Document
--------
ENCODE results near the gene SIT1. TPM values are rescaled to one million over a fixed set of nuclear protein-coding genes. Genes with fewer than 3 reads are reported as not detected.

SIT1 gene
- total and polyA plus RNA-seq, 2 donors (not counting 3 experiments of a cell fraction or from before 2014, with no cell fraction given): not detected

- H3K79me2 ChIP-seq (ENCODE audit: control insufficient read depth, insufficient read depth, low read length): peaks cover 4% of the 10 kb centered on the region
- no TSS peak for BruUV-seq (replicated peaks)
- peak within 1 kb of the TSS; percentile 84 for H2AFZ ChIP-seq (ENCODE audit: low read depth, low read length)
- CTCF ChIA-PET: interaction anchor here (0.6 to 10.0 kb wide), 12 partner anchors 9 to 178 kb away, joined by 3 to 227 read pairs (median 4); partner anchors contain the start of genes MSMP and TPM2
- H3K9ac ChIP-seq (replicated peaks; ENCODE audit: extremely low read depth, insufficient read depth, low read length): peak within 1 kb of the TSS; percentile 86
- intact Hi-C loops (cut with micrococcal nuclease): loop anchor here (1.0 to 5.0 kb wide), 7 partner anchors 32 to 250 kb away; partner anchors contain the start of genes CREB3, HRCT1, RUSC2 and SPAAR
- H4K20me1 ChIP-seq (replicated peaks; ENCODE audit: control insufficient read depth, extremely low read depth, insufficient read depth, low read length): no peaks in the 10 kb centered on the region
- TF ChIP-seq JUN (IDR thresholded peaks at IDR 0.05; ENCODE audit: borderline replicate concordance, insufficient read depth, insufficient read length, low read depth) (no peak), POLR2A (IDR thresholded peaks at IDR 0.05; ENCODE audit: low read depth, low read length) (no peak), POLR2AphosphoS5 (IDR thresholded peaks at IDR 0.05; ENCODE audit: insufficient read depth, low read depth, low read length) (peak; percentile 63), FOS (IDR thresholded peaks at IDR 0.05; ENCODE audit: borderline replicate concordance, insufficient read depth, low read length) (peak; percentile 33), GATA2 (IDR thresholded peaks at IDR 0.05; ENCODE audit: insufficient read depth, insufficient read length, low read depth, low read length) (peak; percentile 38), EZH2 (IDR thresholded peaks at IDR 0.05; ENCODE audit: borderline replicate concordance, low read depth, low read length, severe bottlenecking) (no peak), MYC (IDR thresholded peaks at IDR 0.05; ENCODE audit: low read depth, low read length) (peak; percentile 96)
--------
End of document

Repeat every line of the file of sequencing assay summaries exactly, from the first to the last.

ENCODE results near the gene SIT1. TPM values are rescaled to one million over a fixed set of nuclear protein-coding genes. Genes with fewer than 3 reads are reported as not detected.

SIT1 gene
- total and polyA plus RNA-seq, 2 donors (not counting 3 experiments of a cell fraction or from before 2014, with no cell fraction given): not detected

- H3K79me2 ChIP-seq (ENCODE audit: control insufficient read depth, insufficient read depth, low read length): peaks cover 4% of the 10 kb centered on the region
- no TSS peak for BruUV-seq (replicated peaks)
- peak within 1 kb of the TSS; percentile 84 for H2AFZ ChIP-seq (ENCODE audit: low read depth, low read length)
- CTCF ChIA-PET: interaction anchor here (0.6 to 10.0 kb wide), 12 partner anchors 9 to 178 kb away, joined by 3 to 227 read pairs (median 4); partner anchors contain the start of genes MSMP and TPM2
- H3K9ac ChIP-seq (replicated peaks; ENCODE audit: extremely low read depth, insufficient read depth, low read length): peak within 1 kb of the TSS; percentile 86
- intact Hi-C loops (cut with micrococcal nuclease): loop anchor here (1.0 to 5.0 kb wide), 7 partner anchors 32 to 250 kb away; partner anchors contain the start of genes CREB3, HRCT1, RUSC2 and SPAAR
- H4K20me1 ChIP-seq (replicated peaks; ENCODE audit: control insufficient read depth, extremely low read depth, insufficient read depth, low read length): no peaks in the 10 kb centered on the region
- TF ChIP-seq JUN (IDR thresholded peaks at IDR 0.05; ENCODE audit: borderline replicate concordance, insufficient read depth, insufficient read length, low read depth) (no peak), POLR2A (IDR thresholded peaks at IDR 0.05; ENCODE audit: low read depth, low read length) (no peak), POLR2AphosphoS5 (IDR thresholded peaks at IDR 0.05; ENCODE audit: insufficient read depth, low read depth, low read length) (peak; percentile 63), FOS (IDR thresholded peaks at IDR 0.05; ENCODE audit: borderline replicate concordance, insufficient read depth, low read length) (peak; percentile 33), GATA2 (IDR thresholded peaks at IDR 0.05; ENCODE audit: insufficient read depth, insufficient read length, low read depth, low read length) (peak; percentile 38), EZH2 (IDR thresholded peaks at IDR 0.05; ENCODE audit: borderline replicate concordance, low read depth, low read length, severe bottlenecking) (no peak), MYC (IDR thresholded peaks at IDR 0.05; ENCODE audit: low read depth, low read length) (peak; percentile 96)